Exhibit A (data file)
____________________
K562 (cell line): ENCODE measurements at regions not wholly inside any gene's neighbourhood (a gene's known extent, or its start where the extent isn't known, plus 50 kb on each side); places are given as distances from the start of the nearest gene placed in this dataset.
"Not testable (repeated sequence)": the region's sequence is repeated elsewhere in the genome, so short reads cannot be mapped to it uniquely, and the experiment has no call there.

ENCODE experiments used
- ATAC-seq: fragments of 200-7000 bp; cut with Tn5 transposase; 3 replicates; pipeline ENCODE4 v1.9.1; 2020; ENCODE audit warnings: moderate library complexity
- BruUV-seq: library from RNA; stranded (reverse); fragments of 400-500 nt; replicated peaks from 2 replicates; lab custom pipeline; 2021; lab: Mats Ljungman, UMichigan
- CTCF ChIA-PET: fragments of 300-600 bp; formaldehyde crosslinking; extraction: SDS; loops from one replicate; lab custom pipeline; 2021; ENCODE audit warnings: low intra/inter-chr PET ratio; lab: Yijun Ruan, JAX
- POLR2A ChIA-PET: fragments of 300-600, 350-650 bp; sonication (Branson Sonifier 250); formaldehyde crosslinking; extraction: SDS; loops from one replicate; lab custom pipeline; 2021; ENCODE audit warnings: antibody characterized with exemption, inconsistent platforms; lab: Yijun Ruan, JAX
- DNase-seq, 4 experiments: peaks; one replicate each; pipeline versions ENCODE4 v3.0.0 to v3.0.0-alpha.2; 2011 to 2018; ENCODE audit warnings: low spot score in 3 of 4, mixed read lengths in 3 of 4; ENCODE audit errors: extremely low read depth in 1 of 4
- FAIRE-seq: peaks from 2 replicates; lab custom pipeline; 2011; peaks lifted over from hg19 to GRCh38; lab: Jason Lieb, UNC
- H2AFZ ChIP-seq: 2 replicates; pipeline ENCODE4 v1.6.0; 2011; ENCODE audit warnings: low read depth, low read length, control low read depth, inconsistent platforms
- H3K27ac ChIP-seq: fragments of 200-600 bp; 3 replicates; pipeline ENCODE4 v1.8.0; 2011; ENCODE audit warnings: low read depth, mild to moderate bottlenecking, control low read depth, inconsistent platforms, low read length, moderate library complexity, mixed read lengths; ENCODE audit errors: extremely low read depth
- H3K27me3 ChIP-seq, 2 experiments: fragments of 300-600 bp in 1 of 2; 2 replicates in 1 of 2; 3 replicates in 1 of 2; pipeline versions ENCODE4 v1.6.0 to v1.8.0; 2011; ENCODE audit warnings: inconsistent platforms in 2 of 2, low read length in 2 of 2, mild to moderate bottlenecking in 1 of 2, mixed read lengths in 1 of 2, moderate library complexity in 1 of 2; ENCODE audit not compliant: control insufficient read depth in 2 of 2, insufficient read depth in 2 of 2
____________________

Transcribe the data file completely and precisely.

K562 (cell line): ENCODE measurements at regions not wholly inside any gene's neighbourhood (a gene's known extent, or its start where the extent isn't known, plus 50 kb on each side); places are given as distances from the start of the nearest gene placed in this dataset.
"Not testable (repeated sequence)": the region's sequence is repeated elsewhere in the genome, so short reads cannot be mapped to it uniquely, and the experiment has no call there.

ENCODE experiments used
- ATAC-seq: fragments of 200-7000 bp; cut with Tn5 transposase; 3 replicates; pipeline ENCODE4 v1.9.1; 2020; ENCODE audit warnings: moderate library complexity
- BruUV-seq: library from RNA; stranded (reverse); fragments of 400-500 nt; replicated peaks from 2 replicates; lab custom pipeline; 2021; lab: Mats Ljungman, UMichigan
- CTCF ChIA-PET: fragments of 300-600 bp; formaldehyde crosslinking; extraction: SDS; loops from one replicate; lab custom pipeline; 2021; ENCODE audit warnings: low intra/inter-chr PET ratio; lab: Yijun Ruan, JAX
- POLR2A ChIA-PET: fragments of 300-600, 350-650 bp; sonication (Branson Sonifier 250); formaldehyde crosslinking; extraction: SDS; loops from one replicate; lab custom pipeline; 2021; ENCODE audit warnings: antibody characterized with exemption, inconsistent platforms; lab: Yijun Ruan, JAX
- DNase-seq, 4 experiments: peaks; one replicate each; pipeline versions ENCODE4 v3.0.0 to v3.0.0-alpha.2; 2011 to 2018; ENCODE audit warnings: low spot score in 3 of 4, mixed read lengths in 3 of 4; ENCODE audit errors: extremely low read depth in 1 of 4
- FAIRE-seq: peaks from 2 replicates; lab custom pipeline; 2011; peaks lifted over from hg19 to GRCh38; lab: Jason Lieb, UNC
- H2AFZ ChIP-seq: 2 replicates; pipeline ENCODE4 v1.6.0; 2011; ENCODE audit warnings: low read depth, low read length, control low read depth, inconsistent platforms
- H3K27ac ChIP-seq: fragments of 200-600 bp; 3 replicates; pipeline ENCODE4 v1.8.0; 2011; ENCODE audit warnings: low read depth, mild to moderate bottlenecking, control low read depth, inconsistent platforms, low read length, moderate library complexity, mixed read lengths; ENCODE audit errors: extremely low read depth
- H3K27me3 ChIP-seq, 2 experiments: fragments of 300-600 bp in 1 of 2; 2 replicates in 1 of 2; 3 replicates in 1 of 2; pipeline versions ENCODE4 v1.6.0 to v1.8.0; 2011; ENCODE audit warnings: inconsistent platforms in 2 of 2, low read length in 2 of 2, mild to moderate bottlenecking in 1 of 2, mixed read lengths in 1 of 2, moderate library complexity in 1 of 2; ENCODE audit not compliant: control insufficient read depth in 2 of 2, insufficient read depth in 2 of 2